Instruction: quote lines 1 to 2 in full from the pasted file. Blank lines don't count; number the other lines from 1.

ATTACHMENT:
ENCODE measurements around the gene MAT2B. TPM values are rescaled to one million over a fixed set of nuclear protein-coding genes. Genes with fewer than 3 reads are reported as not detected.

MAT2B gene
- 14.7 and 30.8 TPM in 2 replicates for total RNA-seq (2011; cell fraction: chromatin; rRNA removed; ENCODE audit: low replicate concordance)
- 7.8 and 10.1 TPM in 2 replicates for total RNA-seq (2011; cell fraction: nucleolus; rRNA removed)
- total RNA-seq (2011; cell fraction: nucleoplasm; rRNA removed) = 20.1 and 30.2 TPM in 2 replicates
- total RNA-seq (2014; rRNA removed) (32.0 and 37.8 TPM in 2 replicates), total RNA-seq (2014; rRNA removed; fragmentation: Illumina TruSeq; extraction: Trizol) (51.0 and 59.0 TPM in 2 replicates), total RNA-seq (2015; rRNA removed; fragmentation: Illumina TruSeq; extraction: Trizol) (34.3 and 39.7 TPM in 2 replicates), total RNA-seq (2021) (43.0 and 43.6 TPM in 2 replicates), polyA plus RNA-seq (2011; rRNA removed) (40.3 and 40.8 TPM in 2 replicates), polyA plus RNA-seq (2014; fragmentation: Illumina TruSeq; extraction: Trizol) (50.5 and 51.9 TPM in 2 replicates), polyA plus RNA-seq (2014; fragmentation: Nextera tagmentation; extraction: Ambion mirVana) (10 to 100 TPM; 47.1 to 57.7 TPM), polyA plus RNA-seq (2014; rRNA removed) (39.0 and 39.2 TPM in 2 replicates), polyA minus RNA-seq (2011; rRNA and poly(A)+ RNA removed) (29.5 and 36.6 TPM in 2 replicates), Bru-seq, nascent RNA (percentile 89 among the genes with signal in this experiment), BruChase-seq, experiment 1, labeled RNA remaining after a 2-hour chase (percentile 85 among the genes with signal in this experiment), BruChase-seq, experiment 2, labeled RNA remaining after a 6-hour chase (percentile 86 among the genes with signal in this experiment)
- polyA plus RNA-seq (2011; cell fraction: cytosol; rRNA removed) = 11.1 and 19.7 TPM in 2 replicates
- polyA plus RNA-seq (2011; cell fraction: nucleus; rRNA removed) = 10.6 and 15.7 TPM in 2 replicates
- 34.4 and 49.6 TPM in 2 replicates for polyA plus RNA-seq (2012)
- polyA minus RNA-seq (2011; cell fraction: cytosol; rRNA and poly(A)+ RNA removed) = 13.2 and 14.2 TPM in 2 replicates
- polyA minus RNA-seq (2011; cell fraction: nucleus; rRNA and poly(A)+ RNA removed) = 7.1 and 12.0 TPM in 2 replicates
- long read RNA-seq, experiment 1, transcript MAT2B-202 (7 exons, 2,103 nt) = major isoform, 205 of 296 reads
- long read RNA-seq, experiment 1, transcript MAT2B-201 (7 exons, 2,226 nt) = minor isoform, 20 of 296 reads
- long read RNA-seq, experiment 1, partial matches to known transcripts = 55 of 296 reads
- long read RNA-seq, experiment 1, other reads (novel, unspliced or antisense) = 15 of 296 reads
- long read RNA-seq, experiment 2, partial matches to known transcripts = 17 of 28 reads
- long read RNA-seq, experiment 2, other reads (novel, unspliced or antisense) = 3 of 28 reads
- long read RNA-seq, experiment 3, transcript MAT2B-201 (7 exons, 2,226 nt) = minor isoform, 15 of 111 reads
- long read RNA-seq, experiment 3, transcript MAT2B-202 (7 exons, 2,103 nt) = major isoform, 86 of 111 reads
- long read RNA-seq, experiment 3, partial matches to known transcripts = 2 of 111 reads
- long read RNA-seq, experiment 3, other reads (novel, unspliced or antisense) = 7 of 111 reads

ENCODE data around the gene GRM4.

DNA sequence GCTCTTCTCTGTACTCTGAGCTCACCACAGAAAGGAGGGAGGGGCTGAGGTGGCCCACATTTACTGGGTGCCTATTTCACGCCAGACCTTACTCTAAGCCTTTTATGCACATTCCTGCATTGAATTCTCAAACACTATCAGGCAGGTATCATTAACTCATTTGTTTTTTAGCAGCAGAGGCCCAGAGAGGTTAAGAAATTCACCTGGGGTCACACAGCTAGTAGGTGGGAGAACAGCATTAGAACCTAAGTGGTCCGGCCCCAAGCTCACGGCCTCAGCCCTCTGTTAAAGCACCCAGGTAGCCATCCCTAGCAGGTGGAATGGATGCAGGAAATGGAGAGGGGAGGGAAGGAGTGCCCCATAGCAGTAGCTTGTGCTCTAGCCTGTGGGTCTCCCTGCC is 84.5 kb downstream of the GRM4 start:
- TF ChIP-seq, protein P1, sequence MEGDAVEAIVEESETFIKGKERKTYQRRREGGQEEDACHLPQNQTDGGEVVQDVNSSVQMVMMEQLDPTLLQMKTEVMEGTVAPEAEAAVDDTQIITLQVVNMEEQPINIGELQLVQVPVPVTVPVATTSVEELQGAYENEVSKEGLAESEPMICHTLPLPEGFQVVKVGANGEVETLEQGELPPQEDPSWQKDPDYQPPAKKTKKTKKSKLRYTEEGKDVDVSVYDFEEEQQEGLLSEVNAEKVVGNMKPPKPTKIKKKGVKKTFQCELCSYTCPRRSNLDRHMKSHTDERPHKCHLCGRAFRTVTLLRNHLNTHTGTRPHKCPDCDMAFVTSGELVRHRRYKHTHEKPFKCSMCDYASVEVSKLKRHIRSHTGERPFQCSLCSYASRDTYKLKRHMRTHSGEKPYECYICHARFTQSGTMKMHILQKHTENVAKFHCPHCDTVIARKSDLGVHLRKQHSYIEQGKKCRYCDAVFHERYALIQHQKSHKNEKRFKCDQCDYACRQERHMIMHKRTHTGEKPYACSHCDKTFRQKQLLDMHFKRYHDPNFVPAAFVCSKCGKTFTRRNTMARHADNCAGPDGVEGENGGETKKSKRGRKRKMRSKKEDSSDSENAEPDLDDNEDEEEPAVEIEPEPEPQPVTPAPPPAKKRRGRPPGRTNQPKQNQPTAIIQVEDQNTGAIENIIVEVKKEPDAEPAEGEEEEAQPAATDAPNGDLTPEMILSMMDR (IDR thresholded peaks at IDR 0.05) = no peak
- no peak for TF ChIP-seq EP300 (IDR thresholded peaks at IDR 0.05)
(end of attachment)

ENCODE measurements around the gene MAT2B. TPM values are rescaled to one million over a fixed set of nuclear protein-coding genes. Genes with fewer than 3 reads are reported as not detected.

MAT2B gene